One advantage of the administration interface being hosted on IIS is that all you need to manage a Virtual Server installation is Internet Explorer - it does require an ActiveX control that must be installed, and it complains bitterly if your connection to the IIS server is not secured with an SSL certificate, but it seems happy to use an internally generated certificate (assuming you have set up a Certification Authority).
From the initial configuration screen you can choose to administer a different server, connect to an existing running virtual machine, create a new virtual hard disk, or create a new virtual network.
Individual machines can be configured with a variety of virtual devices - it comes standard with two IDE controllers, a variable amount of memory (generally up to about 80% of the physical memory on the computer system), and a virtual CD drive that can be connected to a physical CD (or DVD) drive, or redirected to an ISO image. The ISO image option is nice for those of us using the downloaded ISO images from MSDN. One disadvantage that I found with using ISO images is that I have an existing library of such images, and in order to use them, I had to type in the full path name to their location - there's no browse dialog to ease that process. This limitation also applied when I wanted to create a second virtual hard disk drive - I had to manually type in the entire path to its location because I wanted to store it to a different location on my system.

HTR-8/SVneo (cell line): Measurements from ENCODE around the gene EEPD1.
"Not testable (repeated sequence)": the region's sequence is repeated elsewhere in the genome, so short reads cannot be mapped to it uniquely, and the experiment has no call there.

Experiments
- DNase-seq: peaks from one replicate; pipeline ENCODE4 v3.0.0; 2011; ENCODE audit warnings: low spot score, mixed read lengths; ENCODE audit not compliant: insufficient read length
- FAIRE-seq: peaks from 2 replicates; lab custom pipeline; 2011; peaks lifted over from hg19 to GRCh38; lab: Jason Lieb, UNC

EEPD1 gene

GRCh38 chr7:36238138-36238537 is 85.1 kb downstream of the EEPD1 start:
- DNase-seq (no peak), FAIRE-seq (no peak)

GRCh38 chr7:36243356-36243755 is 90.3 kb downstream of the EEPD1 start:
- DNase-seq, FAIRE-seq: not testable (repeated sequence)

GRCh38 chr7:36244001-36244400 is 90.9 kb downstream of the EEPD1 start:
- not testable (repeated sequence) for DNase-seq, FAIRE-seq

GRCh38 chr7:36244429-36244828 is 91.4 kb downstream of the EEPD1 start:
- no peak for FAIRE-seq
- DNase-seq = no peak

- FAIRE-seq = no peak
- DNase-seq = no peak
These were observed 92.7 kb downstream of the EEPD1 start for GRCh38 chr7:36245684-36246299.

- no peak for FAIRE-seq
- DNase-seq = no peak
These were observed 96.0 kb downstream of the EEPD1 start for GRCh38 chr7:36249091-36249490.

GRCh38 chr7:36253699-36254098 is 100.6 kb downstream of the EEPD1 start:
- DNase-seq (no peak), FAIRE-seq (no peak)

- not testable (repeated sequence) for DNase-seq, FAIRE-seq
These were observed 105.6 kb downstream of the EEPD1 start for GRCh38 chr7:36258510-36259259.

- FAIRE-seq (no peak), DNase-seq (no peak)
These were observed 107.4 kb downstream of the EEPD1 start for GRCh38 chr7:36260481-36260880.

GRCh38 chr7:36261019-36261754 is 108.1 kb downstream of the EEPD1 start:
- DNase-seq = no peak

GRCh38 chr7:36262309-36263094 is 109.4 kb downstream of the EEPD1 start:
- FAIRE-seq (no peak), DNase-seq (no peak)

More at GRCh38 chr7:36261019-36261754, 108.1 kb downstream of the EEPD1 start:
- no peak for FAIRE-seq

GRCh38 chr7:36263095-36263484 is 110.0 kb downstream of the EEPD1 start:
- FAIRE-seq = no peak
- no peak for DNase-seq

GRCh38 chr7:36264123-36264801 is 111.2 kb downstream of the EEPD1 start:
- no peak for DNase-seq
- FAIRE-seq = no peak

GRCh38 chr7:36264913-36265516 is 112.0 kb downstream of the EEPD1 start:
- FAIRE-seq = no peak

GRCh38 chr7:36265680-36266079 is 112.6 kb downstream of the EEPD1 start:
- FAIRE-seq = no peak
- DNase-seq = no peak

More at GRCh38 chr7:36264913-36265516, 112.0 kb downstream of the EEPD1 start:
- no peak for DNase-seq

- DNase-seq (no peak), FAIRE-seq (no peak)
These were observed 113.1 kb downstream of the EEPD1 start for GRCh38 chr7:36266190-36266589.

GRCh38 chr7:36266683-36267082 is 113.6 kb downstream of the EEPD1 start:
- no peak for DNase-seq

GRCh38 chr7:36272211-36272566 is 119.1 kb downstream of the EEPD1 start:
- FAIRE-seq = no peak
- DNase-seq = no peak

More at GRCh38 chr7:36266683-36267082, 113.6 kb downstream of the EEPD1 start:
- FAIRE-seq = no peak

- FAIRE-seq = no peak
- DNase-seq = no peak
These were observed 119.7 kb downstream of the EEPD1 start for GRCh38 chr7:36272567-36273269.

Configuring a new machine is actually pretty simple. Choose "Create" from the main control menu. You are then presented with a menu of choices.